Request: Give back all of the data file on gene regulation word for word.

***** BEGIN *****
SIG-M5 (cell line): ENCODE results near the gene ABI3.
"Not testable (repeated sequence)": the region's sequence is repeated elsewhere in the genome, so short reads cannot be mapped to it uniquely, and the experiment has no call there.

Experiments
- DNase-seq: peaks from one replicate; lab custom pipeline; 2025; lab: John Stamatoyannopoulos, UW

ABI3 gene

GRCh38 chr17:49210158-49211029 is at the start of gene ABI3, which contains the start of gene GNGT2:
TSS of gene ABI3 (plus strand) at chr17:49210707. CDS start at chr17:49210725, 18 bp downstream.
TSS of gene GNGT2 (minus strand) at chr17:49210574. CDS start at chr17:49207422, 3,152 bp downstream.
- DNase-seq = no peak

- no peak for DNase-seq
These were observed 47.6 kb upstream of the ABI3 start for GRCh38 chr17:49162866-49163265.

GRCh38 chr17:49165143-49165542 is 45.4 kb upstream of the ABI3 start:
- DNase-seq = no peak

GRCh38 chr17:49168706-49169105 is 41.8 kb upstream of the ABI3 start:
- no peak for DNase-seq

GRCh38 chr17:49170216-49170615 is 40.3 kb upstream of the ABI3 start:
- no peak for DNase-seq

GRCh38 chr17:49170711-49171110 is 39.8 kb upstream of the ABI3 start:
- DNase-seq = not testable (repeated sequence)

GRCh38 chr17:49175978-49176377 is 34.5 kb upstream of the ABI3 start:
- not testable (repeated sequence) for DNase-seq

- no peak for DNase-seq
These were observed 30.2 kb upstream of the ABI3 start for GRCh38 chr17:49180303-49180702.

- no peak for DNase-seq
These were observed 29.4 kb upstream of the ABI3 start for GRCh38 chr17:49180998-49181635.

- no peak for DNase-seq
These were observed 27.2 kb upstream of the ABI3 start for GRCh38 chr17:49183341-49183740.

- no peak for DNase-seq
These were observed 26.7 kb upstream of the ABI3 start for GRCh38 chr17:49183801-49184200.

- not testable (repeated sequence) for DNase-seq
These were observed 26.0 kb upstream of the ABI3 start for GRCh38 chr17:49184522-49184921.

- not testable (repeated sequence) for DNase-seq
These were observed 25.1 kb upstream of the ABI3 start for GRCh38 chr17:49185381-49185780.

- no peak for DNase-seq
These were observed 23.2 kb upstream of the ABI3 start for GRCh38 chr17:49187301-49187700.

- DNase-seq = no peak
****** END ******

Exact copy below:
SIG-M5 (cell line): ENCODE results near the gene ABI3.
"Not testable (repeated sequence)": the region's sequence is repeated elsewhere in the genome, so short reads cannot be mapped to it uniquely, and the experiment has no call there.

Experiments
- DNase-seq: peaks from one replicate; lab custom pipeline; 2025; lab: John Stamatoyannopoulos, UW

ABI3 gene

GRCh38 chr17:49210158-49211029 is at the start of gene ABI3, which contains the start of gene GNGT2:
TSS of gene ABI3 (plus strand) at chr17:49210707. CDS start at chr17:49210725, 18 bp downstream.
TSS of gene GNGT2 (minus strand) at chr17:49210574. CDS start at chr17:49207422, 3,152 bp downstream.
- DNase-seq = no peak

- no peak for DNase-seq
These were observed 47.6 kb upstream of the ABI3 start for GRCh38 chr17:49162866-49163265.

GRCh38 chr17:49165143-49165542 is 45.4 kb upstream of the ABI3 start:
- DNase-seq = no peak

GRCh38 chr17:49168706-49169105 is 41.8 kb upstream of the ABI3 start:
- no peak for DNase-seq

GRCh38 chr17:49170216-49170615 is 40.3 kb upstream of the ABI3 start:
- no peak for DNase-seq

GRCh38 chr17:49170711-49171110 is 39.8 kb upstream of the ABI3 start:
- DNase-seq = not testable (repeated sequence)

GRCh38 chr17:49175978-49176377 is 34.5 kb upstream of the ABI3 start:
- not testable (repeated sequence) for DNase-seq

- no peak for DNase-seq
These were observed 30.2 kb upstream of the ABI3 start for GRCh38 chr17:49180303-49180702.

- no peak for DNase-seq
These were observed 29.4 kb upstream of the ABI3 start for GRCh38 chr17:49180998-49181635.

- no peak for DNase-seq
These were observed 27.2 kb upstream of the ABI3 start for GRCh38 chr17:49183341-49183740.

- no peak for DNase-seq
These were observed 26.7 kb upstream of the ABI3 start for GRCh38 chr17:49183801-49184200.

- not testable (repeated sequence) for DNase-seq
These were observed 26.0 kb upstream of the ABI3 start for GRCh38 chr17:49184522-49184921.

- not testable (repeated sequence) for DNase-seq
These were observed 25.1 kb upstream of the ABI3 start for GRCh38 chr17:49185381-49185780.

- no peak for DNase-seq
These were observed 23.2 kb upstream of the ABI3 start for GRCh38 chr17:49187301-49187700.

- DNase-seq = no peak